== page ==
Archive | May 2009

Ann Stanmore – Guest Blogger

I am pleased to host Ann Stanmore, one of the delightful writers from Red River Writers Blog Tour.  I’ll let Ann tell you a little bit about herself, because she can tell it so much better than I.

I retired from my job as a buyer for smart cards two years ago after staying an extra two years. I am now 69. I am a fun loving person and my book reflects that. It was written with the hope of brightening someone’s day. I have thoroughly enjoyed writing my first book and have in fact started on a second.

I am a firm believer that every cloud may not have a silver lining but certainly has a funny side.

I have always loved books and stories and used to make up my own stories to tell my children at bedtime, something my parents did for me and that inspired my love of reading and now writing.

I lead a busy life as apart from my writing, I am a Tree Warden for the Royal Borough of Windsor & Maidenhead, I am also secretary of the Social Club where I live, and also help at a teenage group for youngsters who would otherwise be roaming the streets.

Ann’s book is called “Well, It Was Fun…”  Available at:

Presenting Ann Stanmore

My Dad he was a lovely man, he always made me smile

He would take me on his bike, and for a little while

I’d sit upon his crossbar and keep my legs out wide

We’d look out for the policeman, is he coming up the side

 The policeman played a great big drum in the village band

He’d bang it really hard, the drumstick in his hand

If you went out Sunday morn, he always could be seen

Banging on his big old drum on the village green

Read on and you will not fail

To hear about this little tale…………….

If the weather was fine, Dad would take me out on his pushbike.

This was a real delight for me, and I would be so excited when I knew we were going out. At first we didn’t have a seat for me, so I sat on the crossbar with instructions from Dad to stick my legs out so they were away from the spokes. I understood that we were being naughty because we really should have had a seat for me, but Dad explained that there were varying degrees of naughtiness and this wasn’t one of the bad ones. However, he did tell me he would get a seat for me as soon as they had enough money for one.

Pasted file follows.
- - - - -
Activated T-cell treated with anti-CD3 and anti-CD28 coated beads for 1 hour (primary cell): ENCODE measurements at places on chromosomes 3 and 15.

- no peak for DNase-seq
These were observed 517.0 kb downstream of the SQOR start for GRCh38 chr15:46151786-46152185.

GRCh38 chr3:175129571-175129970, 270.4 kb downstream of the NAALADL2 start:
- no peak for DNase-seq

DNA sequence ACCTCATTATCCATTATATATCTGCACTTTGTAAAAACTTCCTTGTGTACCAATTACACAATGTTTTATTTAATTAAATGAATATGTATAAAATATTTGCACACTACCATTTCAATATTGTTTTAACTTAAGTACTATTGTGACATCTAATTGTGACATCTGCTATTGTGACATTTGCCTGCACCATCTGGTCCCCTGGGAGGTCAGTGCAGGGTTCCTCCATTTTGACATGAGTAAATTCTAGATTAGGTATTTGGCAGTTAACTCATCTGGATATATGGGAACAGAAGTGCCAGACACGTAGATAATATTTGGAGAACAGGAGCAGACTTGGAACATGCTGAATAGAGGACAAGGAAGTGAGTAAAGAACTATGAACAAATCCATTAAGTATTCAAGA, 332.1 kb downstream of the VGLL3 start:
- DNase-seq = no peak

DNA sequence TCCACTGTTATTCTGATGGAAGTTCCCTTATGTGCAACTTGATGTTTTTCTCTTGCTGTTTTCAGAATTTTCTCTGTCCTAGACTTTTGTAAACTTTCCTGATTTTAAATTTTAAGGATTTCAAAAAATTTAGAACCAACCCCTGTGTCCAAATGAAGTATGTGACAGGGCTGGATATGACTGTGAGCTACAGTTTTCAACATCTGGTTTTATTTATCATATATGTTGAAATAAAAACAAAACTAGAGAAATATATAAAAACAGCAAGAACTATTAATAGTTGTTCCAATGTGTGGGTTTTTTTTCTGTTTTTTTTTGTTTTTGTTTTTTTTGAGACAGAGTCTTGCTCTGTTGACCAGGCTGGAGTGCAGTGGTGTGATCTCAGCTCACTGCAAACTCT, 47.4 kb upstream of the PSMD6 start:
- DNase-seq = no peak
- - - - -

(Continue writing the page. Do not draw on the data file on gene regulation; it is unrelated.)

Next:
It wasn’t until I was grown up that I realised the importance of these bike rides. Mum and Dad tried to take me out as much as possible because the living conditions where we were at that time were pretty appalling. We had a back yard area that was used by all the houses in the terrace and had toilets (or privvies as we called them) in a row at the end of the yard. Each house had their own but they were horrible places and had to be emptied because there was no flush toilets there then. Some people had flush toilets.  My Grandma Bramley did, and it was lovely when we went to her house to go to a nice, light and clean place where you pulled a chain and it all went away! My Grandma Ratcliffe didn’t have this luxury unfortunately, we had to go down the garden there but it was nicer than the one we had in that yard, where although each family had their own, some people would use any one.

Dad also used to take me when I was a little older, to watch Loughborough playing football on a Saturday afternoon. I loved this and sometimes, if it was crowded and I couldn’t see, Dad would lift me up on his shoulders. I didn’t really understand the rules of the game then, just knew our side had to score goals, but it was being out with my Dad that was great. The fact that we were watching Loughborough Brush was secondary!

Anyway, back to this tale. We would go out into the countryside and find a nice green area and play ball. I loved sitting there as we whizzed along the road. Dad would show me the little wild flowers and we would listen to the birds singing. It was a magical time for me and I loved every minute. Being out with my Dad was really the best thing ever. Dad always made things funny and we used to laugh a lot. He was still doing this when he was an old man in a nursing home. All the nurses used to be in stitches.

However, back to the story……Well, in the meantime, I had instructions to keep my eyes open for the village bobby. As mentioned earlier, this gentleman played in the village band in his spare time and could be seen on Sundays in the bandstand on the park playing his drum. Once he was playing in the band with his big drum out in the street. I think it was a march for something and the band was going down the high street. Anyway, he spotted Dad with me on his bike and put down his drum and chased us down the road waving his drumstick at us!! Dad would be laughing and I started to giggle. Oh my naughty Dad, how I loved you.

Actually, I found out later that Dad and the policeman were friends, but he couldn’t let Dad off without making it known he disapproved of his actions. Thankfully, it wasn’t long before I was sitting on a proper bike seat but secretly, I was a bit disappointed!  Nothing like being naughty with your Dad’s approval.

It really isn’t surprising that one of my favourite things even when I was fully grown up, married and had children of my own, was riding my bike. In fact, it was only arthritis that made me stop when I was in my forties. Something I miss. I would bike for miles and miles. There is a special kind of freedom cycling along the country roads, I never tired of it. Sometimes when I see a dad with a son or daughter cycling down the road, I remember those magical times.